War history springs to life in splendid Normandy
Jamie Blake Knox writes about reliving childhood summers in rural France
Published 21/04/2014 | 02:30
When I was a child, our family spent many holidays driving through rural France.
While these trips were enjoyable, they were not exactly carefree. My mother would not claim to be an accomplished navigator, and as for my father – well, let's say that the term "road rage" could have been coined just for him.
On one occasion, all we passengers fell asleep in the car once we had disembarked from the ferry at Cherbourg. My father drove on while we slept, and woke us just as we reached the base of the spectacular Gothic spires of the medieval abbey of Mont St Michel. Even at a tender age, I was awestruck by what I saw towering above me. Almost two decades have passed since I first cast eyes on this extraordinary building, but Mont St Michel has lost none of its ability to stun and impress the visitor.
I had arrived in Normandy the previous night, and stayed at a five-star camping site, at Maupertus-sur-Mer. Once again, I had childhood memories of such sites – but was glad to see they had greatly improved since I had last stayed in one. This time I was staying in a chalet – rather than a tent – at l'Anse du Brick, and although the accommodation was fairly basic, it was very comfortable. The view from my room also provided a breathtaking vista of the bay.
That night, I headed into the nearby market town of Saint-Pierre-Eglise, where I enjoyed my first taste of real French cuisine – roast pork served with an exquisite Camembert sauce, and washed down with a sparkling local cider that had been laced with creme de cassis. Afterwards, I sampled Calvados liqueur for the first time – at nearly 50 per cent proof, it is not for the faint-hearted. It is, however, difficult to resist, which may explain why I slept so soundly that night.
I was up bright and early the next morning, and made my way to another sleepy little village. Villedieu-les-Poeles is famous for its tradition of copper making and bell-casting. In fact, it has supplied the new bells for Notre Dame Cathedral in Paris. The town was founded in the Middle Ages by the Knights of Malta, and it has retained much of its medieval charm, with a series of more than 50 delightful courtyards, and clusters of small shops selling lace, copper pots and local produce.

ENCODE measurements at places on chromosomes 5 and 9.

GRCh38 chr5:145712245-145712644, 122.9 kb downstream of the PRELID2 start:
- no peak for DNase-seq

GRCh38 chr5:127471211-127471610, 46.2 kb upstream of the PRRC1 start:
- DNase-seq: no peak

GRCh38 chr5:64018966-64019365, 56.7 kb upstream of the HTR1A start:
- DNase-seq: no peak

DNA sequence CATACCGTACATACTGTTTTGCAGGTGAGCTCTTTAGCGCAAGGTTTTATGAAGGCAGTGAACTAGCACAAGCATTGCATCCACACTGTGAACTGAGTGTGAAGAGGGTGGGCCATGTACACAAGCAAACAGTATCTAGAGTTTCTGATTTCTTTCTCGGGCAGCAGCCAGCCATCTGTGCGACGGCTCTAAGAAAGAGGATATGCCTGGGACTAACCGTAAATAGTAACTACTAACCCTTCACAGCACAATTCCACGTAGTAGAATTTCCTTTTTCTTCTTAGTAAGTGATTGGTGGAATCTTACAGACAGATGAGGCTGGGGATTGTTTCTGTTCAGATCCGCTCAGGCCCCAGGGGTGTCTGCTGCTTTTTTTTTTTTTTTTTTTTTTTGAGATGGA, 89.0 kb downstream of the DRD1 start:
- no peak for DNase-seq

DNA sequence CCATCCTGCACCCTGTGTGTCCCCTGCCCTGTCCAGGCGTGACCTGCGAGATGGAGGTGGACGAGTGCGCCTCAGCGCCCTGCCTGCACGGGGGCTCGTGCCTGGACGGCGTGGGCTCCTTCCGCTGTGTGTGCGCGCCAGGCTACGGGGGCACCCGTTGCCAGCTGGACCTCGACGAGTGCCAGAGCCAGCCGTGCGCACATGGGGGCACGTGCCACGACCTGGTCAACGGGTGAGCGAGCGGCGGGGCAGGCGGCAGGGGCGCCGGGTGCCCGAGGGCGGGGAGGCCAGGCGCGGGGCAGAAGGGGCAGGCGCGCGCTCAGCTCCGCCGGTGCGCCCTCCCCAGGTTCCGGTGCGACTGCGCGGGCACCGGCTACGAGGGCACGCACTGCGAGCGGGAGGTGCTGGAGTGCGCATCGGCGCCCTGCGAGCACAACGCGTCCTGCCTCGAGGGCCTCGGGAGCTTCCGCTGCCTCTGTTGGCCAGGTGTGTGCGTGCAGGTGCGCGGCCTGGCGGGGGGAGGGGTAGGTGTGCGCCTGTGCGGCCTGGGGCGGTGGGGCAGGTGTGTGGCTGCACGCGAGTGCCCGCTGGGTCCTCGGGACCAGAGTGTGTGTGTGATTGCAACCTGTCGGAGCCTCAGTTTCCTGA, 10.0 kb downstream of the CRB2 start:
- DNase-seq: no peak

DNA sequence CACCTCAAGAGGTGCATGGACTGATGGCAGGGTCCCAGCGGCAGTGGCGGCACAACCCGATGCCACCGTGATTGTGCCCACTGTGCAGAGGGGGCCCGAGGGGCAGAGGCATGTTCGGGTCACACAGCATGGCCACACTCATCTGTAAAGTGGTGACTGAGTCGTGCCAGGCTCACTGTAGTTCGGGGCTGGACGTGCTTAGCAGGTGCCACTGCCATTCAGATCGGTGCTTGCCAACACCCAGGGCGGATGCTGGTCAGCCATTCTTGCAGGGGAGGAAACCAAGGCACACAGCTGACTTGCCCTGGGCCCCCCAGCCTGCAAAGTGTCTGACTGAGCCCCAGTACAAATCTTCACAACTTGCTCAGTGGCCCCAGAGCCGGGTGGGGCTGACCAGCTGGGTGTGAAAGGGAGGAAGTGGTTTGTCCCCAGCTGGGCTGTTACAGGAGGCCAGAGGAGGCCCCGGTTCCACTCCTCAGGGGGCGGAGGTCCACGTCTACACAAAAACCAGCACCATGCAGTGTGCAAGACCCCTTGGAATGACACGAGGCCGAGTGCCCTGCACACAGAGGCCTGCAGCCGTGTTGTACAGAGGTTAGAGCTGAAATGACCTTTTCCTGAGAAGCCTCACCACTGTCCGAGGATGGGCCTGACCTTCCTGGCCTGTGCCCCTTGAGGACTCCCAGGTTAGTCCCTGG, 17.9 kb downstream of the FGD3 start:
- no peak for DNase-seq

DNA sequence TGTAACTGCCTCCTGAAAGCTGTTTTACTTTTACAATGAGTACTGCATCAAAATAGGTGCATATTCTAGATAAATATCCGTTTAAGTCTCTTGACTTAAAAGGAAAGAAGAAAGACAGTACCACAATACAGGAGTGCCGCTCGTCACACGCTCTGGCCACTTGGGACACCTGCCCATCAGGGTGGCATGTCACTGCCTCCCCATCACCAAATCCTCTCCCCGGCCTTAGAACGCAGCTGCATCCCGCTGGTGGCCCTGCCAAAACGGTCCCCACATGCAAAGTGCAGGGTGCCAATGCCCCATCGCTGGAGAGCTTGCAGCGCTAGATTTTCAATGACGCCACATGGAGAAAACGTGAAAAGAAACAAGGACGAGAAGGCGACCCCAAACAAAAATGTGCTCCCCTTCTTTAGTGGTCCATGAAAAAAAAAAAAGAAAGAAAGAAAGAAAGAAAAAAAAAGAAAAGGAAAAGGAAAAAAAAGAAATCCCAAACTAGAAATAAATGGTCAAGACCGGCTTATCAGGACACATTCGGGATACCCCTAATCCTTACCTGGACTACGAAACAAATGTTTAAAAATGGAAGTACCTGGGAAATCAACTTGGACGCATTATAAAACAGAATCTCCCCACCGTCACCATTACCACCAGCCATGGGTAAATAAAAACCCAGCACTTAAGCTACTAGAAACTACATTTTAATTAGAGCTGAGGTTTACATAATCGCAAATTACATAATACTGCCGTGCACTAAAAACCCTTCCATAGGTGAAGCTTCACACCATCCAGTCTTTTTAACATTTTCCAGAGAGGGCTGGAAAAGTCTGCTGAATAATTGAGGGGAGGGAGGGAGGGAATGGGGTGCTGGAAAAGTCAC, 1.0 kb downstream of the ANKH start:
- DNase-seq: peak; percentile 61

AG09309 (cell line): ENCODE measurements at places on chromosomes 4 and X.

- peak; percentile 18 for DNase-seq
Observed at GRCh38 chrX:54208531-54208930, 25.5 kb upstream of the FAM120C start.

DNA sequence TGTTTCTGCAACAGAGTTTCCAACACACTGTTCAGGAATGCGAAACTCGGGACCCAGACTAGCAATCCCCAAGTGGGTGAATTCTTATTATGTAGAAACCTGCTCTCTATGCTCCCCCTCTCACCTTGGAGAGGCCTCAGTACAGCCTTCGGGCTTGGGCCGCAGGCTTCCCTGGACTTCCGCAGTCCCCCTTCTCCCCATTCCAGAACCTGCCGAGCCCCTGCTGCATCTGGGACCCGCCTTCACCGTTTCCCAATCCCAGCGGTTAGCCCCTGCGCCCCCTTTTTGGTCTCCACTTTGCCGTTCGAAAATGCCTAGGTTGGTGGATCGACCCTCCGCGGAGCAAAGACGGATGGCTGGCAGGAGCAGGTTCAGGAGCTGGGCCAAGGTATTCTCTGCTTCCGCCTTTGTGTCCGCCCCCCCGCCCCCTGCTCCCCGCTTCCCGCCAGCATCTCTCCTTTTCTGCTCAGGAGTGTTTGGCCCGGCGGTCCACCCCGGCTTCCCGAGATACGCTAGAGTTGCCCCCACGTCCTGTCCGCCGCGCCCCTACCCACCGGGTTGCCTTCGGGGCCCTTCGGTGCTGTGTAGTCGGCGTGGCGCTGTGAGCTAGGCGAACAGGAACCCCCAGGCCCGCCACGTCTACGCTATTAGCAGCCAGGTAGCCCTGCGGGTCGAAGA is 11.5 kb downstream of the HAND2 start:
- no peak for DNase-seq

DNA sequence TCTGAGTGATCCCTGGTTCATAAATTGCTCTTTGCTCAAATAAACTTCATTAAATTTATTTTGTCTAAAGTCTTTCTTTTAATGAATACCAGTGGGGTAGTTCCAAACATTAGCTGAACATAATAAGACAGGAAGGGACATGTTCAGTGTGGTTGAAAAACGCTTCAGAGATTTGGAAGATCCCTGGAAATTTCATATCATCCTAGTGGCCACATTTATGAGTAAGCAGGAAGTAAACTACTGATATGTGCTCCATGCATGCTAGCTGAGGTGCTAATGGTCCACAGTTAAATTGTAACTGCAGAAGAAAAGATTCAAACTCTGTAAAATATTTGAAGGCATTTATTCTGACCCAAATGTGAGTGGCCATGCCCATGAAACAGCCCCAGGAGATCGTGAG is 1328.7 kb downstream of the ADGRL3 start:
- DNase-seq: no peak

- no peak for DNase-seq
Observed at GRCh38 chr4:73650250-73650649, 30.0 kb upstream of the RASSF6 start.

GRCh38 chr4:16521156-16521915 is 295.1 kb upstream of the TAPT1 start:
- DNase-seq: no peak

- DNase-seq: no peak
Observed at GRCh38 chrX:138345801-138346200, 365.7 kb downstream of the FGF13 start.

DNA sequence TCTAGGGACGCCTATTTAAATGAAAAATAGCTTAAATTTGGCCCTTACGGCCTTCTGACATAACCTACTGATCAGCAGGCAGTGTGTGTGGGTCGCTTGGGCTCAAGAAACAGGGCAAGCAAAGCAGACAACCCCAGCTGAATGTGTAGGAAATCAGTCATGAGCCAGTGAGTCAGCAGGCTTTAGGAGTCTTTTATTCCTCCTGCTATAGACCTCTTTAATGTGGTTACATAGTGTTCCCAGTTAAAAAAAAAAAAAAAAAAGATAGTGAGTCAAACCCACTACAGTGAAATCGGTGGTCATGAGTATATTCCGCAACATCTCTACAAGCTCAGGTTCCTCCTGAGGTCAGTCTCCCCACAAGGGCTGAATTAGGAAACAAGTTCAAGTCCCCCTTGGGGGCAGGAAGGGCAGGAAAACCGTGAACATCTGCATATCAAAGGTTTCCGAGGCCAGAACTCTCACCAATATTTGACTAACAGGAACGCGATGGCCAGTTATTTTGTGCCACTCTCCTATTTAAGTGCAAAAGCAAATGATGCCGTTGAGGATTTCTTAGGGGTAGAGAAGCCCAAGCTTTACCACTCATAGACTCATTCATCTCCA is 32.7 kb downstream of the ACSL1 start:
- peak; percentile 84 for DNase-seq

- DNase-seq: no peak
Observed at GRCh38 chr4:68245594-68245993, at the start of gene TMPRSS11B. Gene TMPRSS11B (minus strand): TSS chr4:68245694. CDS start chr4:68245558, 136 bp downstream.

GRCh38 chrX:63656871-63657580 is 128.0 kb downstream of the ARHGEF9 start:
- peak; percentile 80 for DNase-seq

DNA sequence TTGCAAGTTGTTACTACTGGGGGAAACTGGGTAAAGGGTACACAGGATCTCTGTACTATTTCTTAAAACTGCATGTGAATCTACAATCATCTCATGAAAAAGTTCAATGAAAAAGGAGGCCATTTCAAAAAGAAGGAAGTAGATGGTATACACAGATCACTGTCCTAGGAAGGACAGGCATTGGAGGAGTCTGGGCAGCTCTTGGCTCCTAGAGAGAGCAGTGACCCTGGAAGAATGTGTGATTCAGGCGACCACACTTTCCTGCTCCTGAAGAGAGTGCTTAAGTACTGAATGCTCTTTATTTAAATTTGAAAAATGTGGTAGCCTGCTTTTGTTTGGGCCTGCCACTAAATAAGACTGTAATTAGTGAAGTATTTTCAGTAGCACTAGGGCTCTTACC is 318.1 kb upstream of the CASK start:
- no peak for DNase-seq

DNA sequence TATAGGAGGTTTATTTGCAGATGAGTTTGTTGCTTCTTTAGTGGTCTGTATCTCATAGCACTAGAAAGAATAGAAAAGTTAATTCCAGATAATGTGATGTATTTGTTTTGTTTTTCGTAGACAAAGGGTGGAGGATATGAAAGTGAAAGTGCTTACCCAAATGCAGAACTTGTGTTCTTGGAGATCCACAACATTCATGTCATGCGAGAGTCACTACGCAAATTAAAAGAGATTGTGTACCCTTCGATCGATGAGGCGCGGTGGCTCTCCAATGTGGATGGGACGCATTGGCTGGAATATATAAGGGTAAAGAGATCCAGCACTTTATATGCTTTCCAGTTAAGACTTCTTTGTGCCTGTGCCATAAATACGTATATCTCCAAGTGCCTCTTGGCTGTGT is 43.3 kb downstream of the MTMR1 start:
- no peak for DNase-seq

From there, I went to Mont St Michel – which is France's most visited tourist attraction outside Paris. This tiny rock island is packed with visitors during the height of summer, but it was relatively uncrowded on my visit. The Abbey was built across different centuries, and displays evidence of many different styles of architecture. It also offers splendid views of the surrounding Norman coast and landscape. I was disappointed, however, by the tacky nature of the numerous souvenir shops – and by the exorbitant prices charged at the local restaurants.
I lunched off the island, at a wonderful establishment some miles away. The speciality of Le Beauvoir is a dish of local lamb that has been fed on the salt marshes that surround Mont St Michel. It was succulent and quite delicious – especially when accompanied by some crisp Breton beer. That night, I stayed in an up-market gite at La Vielle Abbaye. The gite was run by a Frenchman, and his English wife – and their national cuisines were combined in my evening meal. I dined on organic pork, from the family's own farm, served in a rich and creamy sauce, and with exceptional roast potatoes. To finish off, I was presented with a selection of mouthwatering Norman tarts and home-made ice cream.